Here is a simple illustration I put together for a client that displays the six primary monetization methods on the Web. Is is a simplification and expansion on a post from Dion Hinchcliffe from awhile back. The only real “Web 2.0” advances in monetization lurk in the “back door” that was opened up using APIs. Recently, Larry Dignan reiterated a common refrain that APIs are the future of Web monetization based on very rough numbers of how much Amazon makes from its numerous Web Services (additional interesting point here). While the numbers are not yet firm they are the only new monetization method that has arisen with Web 2.0. The illustration shows the monetization methods from the traditional “front door” of a Website as well the new opportunities opened up by APIs (all presented simply enough for even the busiest executive):


And here is a very brief summary of the six methods:

Advertising: The Web site owner sells spots on the website (“inventory”) to advertisers. There are numerous models for this type of monetization. Some are fixed price, some are per displays (“impressions”), other are based on the visitor clicking or taking some other action from the add link. Example: AOL sells premium ad banner locations for up to $500K per day.

Subscriptions: The Web site owner only makes some or all of the content or functionality available to customers who create an account and use a credit card (or other means) to subscribe to use the content or services. Rhapsody.com charges users $10/month to be able to listen to millions of songs from thousand of artists anytime, anywhere (online – additional charge to download a song).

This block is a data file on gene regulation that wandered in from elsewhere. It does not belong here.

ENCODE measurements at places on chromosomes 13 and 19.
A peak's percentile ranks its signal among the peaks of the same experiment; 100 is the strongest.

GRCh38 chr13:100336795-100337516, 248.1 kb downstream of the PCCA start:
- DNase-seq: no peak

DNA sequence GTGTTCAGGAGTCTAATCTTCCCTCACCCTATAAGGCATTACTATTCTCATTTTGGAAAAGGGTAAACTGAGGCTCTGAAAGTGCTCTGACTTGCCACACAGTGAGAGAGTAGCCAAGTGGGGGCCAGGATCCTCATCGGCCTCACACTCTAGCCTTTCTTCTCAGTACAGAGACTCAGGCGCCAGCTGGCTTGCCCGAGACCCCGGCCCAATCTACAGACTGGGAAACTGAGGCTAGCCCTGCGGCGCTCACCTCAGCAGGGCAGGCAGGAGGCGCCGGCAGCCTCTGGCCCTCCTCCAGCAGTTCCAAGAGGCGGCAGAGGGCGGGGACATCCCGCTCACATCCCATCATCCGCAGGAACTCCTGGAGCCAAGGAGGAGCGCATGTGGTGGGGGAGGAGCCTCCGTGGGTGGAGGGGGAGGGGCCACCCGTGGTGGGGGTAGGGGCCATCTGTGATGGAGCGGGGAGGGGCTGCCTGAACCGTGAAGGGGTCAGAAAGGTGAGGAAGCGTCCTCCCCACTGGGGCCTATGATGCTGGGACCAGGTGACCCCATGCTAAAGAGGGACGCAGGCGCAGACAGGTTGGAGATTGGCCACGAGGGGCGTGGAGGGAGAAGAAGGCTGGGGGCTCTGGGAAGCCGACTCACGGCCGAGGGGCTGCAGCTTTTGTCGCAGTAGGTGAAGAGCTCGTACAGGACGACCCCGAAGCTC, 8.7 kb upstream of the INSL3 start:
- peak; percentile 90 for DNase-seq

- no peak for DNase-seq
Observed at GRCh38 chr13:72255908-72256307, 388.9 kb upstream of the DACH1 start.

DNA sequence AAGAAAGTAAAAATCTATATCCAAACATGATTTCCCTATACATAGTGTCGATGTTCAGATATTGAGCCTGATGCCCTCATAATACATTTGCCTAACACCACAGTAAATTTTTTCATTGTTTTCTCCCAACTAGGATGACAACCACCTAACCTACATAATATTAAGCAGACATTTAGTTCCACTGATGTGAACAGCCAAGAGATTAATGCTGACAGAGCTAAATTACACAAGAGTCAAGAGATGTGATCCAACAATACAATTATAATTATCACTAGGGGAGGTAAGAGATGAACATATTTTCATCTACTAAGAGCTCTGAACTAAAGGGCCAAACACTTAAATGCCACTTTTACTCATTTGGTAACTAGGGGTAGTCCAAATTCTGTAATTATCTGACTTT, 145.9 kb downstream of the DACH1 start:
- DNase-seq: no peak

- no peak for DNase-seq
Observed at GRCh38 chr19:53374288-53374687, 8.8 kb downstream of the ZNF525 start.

Retail: The Web site sells products or services directly to the site visitor. This is a single transaction as opposed to an ongoing subscription. Example: iTunes makes it money be selling individual songs for download.

Donations: The Web site allows people who find the site’s content or services useful to donate money to keep the service functional. Example: RadioParadise.com is a user-supported online radio station that generates all its revenue from listener donations.

Fees: This is a B2B charge where the Web site makes some or all of its content or services available to other businesses for a fixed fee. Example: Amazon.com opened many of its online merchant functionality to other companies and generated an additional $250M in revenue in 2005.

Commissions: This is a B2B charge where the Web site makes some or all of its content or services available to other businesses and collects a percentage of the other business’ resulting revenue. Example: Google AdSense allows everyone to put Google text ads on their website and get a percentage of the money Google makes from the advertising.

And that is a wrap of the original document. But…

Coming Soon: Web 2.0 Show Me The Money (Part 2) – wherein I revisit the illustration and update it based on recent developments and the great monetization summary article from Professor Michael Rappa. (I will try to get part two up in the next 30 days!). In the meantime, please leave comments especially if you can point out everything I missed!

written by Jeff Kelly \\ tags: , , , , , , , , , , , , ,